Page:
Keratoconus causes the cornea to become severely distorted. As the keratoconus and cornea gets worse the vision gets worse (see also Breaking Down The Stages Of Keratoconus & What You Experience).

But corneal cross linking isn’t designed to improve vision.

So early on after cross linking was developed, surgeons have tried to figure out how to use laser eye surgery combined with corneal cross linking to reduce those distortions and improve vision.

Topography-guided treatments

When keratoconus reaches a certain stage, standard glasses and contact lenses become less effective at correcting vision. Standard glasses and contact lenses can’t correct the distortions in the cornea. The cornea shape is just too irregular.

Normal laser eye surgery works the same way. A normal treatment only works well for regular corneas.

But over time, a different laser treatment was developed, called topography-guided treatments.

Unlike traditional laser eye treatments, topography-guided treatments provide a custom treatment pattern based upon the individual cornea. A complete map is taken of the cornea to identify the irregular and distorted shape. Extra lasers pulses are then applied in order to smooth out those distortions to create an even and regular shape.

This means reduced distortions and better vision. This is great!

The Catches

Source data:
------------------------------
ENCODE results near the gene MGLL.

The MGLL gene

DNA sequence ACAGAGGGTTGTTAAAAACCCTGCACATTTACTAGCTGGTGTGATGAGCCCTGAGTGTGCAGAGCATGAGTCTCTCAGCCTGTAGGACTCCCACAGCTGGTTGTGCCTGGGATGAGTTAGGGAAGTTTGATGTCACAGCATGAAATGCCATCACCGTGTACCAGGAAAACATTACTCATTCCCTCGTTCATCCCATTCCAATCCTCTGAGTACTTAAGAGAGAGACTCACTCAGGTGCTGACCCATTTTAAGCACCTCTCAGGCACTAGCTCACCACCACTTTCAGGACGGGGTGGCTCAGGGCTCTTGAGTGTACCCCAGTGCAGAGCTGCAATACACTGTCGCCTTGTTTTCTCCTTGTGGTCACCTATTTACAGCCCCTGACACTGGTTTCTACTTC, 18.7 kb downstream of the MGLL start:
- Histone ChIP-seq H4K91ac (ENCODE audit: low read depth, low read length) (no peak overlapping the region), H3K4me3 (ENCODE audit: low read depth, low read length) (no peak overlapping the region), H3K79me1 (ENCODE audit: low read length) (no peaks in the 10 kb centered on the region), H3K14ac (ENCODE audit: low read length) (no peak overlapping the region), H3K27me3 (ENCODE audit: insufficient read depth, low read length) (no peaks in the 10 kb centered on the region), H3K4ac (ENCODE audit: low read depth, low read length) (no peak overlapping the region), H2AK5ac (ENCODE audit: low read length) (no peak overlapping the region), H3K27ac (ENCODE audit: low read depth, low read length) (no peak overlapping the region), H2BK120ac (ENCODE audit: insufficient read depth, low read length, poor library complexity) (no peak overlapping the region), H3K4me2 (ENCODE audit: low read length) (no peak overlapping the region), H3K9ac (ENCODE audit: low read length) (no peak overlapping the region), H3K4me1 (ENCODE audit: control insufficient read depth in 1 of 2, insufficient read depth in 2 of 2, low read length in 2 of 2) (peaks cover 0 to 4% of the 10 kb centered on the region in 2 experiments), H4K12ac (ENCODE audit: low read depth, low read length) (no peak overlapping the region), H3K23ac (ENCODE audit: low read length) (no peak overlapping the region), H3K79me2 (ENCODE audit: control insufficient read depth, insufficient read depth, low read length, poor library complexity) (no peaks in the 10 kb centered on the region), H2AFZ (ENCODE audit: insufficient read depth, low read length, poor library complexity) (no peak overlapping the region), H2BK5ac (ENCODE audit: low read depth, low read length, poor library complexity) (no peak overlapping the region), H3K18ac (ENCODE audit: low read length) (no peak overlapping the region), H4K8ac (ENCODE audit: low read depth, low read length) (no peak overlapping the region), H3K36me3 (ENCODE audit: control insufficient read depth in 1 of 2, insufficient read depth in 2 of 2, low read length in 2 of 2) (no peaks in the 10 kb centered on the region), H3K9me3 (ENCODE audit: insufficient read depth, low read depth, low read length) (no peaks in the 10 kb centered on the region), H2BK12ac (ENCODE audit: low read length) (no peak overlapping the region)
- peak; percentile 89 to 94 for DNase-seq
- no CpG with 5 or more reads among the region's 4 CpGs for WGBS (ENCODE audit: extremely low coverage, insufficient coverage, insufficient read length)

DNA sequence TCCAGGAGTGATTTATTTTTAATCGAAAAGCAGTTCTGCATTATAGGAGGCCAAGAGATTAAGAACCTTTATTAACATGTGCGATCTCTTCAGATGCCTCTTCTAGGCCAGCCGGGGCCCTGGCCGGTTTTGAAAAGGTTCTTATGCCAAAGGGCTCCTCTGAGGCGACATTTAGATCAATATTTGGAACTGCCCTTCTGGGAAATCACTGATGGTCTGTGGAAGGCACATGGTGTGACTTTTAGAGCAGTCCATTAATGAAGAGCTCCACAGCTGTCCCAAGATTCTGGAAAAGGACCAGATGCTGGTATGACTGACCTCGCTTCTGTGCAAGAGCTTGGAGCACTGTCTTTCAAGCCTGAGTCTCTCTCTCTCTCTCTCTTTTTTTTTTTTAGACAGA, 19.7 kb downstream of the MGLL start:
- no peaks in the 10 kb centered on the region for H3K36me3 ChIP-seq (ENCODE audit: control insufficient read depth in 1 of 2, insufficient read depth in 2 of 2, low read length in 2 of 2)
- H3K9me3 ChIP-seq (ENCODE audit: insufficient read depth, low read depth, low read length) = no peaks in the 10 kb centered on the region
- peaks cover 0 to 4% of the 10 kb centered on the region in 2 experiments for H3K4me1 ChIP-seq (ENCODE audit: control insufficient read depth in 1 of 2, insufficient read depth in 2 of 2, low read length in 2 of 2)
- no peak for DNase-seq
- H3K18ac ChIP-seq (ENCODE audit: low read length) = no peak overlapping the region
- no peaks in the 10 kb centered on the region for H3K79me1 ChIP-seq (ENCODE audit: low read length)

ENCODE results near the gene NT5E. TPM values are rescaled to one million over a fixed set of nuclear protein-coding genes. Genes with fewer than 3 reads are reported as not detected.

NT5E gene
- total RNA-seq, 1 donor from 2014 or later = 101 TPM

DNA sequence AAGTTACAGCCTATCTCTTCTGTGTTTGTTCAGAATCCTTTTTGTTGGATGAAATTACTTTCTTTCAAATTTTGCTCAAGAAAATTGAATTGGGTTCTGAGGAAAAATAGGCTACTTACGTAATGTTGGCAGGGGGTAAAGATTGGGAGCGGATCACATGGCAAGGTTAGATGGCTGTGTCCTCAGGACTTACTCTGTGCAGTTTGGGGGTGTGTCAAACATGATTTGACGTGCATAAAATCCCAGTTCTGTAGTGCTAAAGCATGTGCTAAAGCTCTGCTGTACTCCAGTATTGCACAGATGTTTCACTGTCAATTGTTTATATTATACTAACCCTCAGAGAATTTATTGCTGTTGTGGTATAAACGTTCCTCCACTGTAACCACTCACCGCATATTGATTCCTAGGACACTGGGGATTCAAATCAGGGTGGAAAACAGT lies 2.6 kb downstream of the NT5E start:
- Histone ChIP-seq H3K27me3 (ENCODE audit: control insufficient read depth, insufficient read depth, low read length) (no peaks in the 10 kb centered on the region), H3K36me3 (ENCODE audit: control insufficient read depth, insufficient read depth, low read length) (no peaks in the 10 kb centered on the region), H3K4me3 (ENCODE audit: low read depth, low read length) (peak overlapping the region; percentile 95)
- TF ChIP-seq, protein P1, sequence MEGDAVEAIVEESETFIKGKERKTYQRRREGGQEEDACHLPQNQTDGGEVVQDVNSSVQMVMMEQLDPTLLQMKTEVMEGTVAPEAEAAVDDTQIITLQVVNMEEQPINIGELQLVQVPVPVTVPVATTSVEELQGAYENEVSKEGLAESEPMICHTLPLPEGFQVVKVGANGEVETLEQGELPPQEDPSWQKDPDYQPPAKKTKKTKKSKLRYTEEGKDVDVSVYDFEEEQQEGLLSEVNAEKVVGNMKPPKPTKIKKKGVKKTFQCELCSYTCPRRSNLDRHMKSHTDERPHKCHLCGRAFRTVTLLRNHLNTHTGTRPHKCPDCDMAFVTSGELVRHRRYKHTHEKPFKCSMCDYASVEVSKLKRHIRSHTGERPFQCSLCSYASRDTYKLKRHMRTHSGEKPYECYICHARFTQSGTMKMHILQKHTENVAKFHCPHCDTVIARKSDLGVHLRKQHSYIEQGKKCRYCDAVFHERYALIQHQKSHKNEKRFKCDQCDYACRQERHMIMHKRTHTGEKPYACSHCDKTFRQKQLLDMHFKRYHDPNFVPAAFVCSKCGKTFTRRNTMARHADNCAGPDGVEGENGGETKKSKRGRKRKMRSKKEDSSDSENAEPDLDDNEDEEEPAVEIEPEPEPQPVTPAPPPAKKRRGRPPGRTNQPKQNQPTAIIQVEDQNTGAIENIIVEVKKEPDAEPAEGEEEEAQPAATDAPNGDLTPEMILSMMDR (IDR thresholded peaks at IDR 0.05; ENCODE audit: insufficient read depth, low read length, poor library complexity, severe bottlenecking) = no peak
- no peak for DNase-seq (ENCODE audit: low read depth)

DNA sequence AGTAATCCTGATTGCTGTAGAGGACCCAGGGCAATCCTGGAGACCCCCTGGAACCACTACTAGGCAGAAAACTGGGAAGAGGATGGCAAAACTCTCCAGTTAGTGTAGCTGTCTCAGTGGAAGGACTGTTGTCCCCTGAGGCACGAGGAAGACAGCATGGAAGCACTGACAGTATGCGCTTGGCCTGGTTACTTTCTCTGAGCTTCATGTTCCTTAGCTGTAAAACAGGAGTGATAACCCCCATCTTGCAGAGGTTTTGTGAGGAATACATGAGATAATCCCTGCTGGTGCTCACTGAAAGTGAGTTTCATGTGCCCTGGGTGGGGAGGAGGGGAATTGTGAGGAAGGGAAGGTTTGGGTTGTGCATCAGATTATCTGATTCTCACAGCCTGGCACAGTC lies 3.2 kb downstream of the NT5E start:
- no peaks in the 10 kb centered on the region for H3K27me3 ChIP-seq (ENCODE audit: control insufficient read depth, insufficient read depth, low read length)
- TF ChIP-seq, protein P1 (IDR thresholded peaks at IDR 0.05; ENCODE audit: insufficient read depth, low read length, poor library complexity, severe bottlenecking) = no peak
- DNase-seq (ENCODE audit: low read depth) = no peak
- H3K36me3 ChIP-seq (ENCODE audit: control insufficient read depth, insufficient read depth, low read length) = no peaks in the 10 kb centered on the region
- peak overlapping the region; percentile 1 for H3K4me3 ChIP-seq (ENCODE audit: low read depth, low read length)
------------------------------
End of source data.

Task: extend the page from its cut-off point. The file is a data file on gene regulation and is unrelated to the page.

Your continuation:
But using topography-guided PRK for keratoconus isn’t as straightforward as it may seem. Even when done in conjunction with corneal cross linking. There are still certain limitations to correcting vision with keratoconus. And still lot to learn about the best way to perform these treatments.

Thinning the cornea

The biggest reason PRK hasn’t always been done for keratoconus is that thinning the cornea can make the keratoconus worse. Corneal cross linking does change the equation. But in general many still tread cautiously.

After-all, it would ruin the point to treat with PRK if it would just make the cornea worse. Fortunately, limited long-term data show that this works.

But to reduce the risk of PRK weakening the cornea, less prescription is treated with the PRK. Less prescription means removing less corneal tissue.

This may mean that PRK can’t effectively get rid of all the prescription. In some cases, this means that topography-guided PRK is used just to improve the distorted cornea and improve vision WITH glasses or contact lenses.

There is more to be learned how much treatment can effectively done with corneal cross linking.